The government in The Netherlands is carrying out a study into the potential advantages of linking hydrogen production to offshore wind energy via integrated tenders.
The government believes that offshore windfarms in the North Sea could produce green hydrogen at scale and play a leading role in the creation of a green hydrogen market. This could contribute to the supply of clean energy and could help to address congestion in electricity networks. Such an approach is important with respect to how hydrogen production could be used to achieve CO2 reductions.
According to a recently published Strategy on Green Hydrogen from the Dutch government, converting electricity from offshore windfarms into hydrogen has a number of potential advantages in addition to using green hydrogen to reduce CO2 emissions.
Doing so could reduce the cost of ‘landing’ renewable energy and bringing it ashore in addition to alleviating congestion in the electricity grid. “Transporting hydrogen is considerably cheaper than transporting electricity,” said the document.
The Netherlands Research Organisation for applied scientific research (TNO) is conducting a pilot project on an offshore platform near Den Helder, the results of which will feed into the study. The study will focus on the possibility of tendering for electrolysis capacity at landing sites for offshore wind energy.
Consideration will also be given to the possibility of reserving space offshore for corridors that could accommodate HVDC cables or hydrogen pipelines that would bring energy from future offshore windfarms to land. In an international context, the Netherlands will also explore cooperation on the with neighbouring countries on the production of offshore hydrogen.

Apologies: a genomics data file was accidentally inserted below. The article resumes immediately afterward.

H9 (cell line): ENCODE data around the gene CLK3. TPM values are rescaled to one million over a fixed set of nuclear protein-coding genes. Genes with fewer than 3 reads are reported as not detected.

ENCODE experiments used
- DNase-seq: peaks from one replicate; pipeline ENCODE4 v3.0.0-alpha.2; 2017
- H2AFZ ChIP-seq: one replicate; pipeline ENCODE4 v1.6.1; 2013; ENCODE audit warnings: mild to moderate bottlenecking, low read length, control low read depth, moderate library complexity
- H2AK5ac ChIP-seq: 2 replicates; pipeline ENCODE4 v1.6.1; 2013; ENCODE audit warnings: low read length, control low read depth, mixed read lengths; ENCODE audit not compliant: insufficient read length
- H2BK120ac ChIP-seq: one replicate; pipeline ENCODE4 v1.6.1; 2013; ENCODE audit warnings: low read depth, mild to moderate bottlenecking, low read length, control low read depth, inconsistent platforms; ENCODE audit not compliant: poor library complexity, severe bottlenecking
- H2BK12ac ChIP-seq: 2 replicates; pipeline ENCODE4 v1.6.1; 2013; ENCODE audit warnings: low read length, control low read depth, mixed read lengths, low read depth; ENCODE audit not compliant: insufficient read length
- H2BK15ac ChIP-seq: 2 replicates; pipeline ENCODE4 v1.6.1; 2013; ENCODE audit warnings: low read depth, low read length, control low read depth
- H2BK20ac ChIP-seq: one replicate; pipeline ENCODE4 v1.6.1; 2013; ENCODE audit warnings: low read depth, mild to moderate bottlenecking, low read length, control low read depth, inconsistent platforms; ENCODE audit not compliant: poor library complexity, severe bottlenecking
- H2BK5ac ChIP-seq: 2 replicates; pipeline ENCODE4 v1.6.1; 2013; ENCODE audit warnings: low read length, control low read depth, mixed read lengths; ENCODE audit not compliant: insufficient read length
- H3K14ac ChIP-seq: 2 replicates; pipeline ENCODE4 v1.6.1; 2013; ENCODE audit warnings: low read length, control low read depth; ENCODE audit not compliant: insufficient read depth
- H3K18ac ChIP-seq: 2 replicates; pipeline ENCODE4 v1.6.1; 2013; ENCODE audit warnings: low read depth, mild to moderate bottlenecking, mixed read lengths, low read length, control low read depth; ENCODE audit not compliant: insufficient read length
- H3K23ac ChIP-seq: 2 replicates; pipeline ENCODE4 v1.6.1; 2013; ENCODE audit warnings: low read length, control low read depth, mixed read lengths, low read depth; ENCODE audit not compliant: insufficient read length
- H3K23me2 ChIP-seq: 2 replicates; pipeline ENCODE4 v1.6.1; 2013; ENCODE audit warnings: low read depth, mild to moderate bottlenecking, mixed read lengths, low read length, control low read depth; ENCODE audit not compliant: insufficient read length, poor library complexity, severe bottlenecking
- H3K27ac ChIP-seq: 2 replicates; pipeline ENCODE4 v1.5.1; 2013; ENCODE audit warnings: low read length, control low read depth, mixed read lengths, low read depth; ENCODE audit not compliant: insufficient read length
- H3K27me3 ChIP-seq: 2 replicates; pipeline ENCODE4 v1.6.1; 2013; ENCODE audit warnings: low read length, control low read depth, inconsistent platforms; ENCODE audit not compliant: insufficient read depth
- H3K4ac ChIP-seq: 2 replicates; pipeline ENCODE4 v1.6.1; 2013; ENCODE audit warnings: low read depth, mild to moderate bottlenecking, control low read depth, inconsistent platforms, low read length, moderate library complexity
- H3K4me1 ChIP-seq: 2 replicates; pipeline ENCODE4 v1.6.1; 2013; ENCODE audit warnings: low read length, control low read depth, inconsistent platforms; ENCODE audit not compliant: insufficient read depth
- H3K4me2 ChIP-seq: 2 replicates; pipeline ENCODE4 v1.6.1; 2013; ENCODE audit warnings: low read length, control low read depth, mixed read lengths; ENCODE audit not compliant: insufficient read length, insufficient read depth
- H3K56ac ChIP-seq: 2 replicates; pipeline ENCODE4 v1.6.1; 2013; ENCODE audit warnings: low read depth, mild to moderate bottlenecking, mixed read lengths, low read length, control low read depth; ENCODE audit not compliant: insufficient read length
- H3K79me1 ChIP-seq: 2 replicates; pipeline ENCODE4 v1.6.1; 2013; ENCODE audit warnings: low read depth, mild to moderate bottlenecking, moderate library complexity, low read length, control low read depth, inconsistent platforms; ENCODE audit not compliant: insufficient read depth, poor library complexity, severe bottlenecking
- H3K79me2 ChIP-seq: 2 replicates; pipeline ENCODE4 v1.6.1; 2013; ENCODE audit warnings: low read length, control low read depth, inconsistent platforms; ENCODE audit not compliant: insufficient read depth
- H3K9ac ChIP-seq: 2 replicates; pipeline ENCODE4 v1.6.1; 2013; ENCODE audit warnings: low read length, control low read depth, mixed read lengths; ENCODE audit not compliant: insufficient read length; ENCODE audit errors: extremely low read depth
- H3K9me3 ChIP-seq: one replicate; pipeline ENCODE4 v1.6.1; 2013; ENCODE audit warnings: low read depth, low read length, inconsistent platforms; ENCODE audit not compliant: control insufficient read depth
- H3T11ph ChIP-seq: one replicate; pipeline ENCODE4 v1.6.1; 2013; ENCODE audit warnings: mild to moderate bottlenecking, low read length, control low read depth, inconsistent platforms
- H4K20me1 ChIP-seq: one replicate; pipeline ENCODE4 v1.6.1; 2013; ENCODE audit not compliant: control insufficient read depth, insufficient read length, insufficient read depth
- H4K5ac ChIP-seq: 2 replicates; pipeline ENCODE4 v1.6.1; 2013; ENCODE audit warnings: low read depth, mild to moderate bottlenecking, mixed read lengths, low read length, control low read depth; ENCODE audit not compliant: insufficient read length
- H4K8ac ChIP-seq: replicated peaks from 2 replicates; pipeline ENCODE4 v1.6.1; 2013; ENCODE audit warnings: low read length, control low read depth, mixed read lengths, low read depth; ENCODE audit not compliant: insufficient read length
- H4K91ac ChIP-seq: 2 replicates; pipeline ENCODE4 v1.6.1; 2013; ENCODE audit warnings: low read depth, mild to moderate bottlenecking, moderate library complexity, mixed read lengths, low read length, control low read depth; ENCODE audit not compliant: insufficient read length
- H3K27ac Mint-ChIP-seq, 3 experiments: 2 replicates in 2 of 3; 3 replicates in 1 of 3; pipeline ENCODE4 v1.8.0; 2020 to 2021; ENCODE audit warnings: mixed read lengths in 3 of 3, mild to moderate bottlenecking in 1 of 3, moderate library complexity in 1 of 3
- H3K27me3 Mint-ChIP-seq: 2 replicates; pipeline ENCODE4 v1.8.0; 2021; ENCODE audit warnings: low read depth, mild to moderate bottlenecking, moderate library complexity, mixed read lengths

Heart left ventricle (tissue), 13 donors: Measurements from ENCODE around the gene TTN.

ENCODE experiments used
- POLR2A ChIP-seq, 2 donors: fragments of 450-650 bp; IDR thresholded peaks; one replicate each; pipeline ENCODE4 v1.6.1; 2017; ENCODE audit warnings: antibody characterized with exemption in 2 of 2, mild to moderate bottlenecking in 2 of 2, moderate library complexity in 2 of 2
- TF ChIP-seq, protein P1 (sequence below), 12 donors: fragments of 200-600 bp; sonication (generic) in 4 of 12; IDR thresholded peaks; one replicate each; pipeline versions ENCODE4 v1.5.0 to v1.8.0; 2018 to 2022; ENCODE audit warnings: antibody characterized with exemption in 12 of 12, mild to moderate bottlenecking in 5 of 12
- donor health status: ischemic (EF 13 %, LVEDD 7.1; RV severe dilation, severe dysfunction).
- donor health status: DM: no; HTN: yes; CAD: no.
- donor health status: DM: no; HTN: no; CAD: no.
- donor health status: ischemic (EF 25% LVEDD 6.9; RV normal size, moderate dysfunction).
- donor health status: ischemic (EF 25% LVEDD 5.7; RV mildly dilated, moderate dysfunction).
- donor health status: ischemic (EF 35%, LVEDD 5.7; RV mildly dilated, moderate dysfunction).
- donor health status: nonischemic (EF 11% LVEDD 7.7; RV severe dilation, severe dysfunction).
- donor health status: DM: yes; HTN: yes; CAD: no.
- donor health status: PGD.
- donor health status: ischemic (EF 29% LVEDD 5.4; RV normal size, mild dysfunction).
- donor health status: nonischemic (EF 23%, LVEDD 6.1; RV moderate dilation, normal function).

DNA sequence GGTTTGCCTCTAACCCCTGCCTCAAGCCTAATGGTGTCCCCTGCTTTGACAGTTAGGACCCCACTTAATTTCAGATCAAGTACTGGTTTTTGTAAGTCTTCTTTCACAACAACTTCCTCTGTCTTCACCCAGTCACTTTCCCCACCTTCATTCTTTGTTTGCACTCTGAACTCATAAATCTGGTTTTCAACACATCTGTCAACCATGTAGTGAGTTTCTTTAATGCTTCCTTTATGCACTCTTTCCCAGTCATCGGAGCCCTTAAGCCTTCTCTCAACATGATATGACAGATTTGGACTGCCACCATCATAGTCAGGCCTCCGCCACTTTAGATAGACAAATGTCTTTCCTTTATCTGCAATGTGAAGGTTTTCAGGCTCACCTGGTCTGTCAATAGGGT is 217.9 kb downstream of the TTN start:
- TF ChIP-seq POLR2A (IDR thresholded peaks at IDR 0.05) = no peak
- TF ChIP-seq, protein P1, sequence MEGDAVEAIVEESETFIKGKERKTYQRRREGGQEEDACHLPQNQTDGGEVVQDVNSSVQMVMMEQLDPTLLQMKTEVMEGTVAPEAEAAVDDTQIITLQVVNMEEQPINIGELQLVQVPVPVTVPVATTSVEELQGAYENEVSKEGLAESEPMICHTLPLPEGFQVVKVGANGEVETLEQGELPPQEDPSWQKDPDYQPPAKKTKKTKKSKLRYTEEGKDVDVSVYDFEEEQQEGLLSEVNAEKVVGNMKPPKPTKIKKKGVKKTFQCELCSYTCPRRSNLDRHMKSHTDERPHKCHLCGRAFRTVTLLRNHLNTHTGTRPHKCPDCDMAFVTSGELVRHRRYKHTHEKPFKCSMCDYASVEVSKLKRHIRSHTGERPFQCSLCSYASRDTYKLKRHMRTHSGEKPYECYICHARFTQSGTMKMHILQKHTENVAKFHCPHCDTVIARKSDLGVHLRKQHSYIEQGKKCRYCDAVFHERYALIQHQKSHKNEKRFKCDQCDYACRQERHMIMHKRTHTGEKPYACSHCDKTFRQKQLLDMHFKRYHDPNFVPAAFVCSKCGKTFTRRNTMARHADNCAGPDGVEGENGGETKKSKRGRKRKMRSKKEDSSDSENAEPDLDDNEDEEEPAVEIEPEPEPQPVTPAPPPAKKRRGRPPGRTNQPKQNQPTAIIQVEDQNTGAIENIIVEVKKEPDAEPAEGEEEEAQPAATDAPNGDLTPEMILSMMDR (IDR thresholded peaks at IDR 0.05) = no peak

The Strategy on Green Hydrogen said, “We are at the beginning of a joint public-private partnership endeavour. It is by means of this national strategy that the government intends to underline the importance of the development of clean hydrogen and the unique starting position of the Netherlands.
“The rapid development of hydrogen is also in line with the vision presented by the government in the recent Long-term Growth Strategy for the Netherlands (Groeistrategie voor Nederland op de lange termijn). This will be a top priority for industry in particular.
“The Dutch energy system is set to change and the use of natural gas is set to decrease as a result of the energy transition. At present, electricity provides 20% of final energy consumption in the Netherlands.”
The document said the level of electrification will see electricity’s share in final energy consumption to increase, but gases will ‘remain crucial’ in a robust and flexible energy system that is fully sustainable, affordable and reliable. These gases must be produced using zero-carbon methods.
“Hydrogen has the potential to become a globally traded commodity. Given the significant expected demand for sustainable hydrogen in industry in northwest Europe, it would be highly advantageous for the Netherlands to become the linchpin in that supply chain and to use existing infrastructure for that purpose.”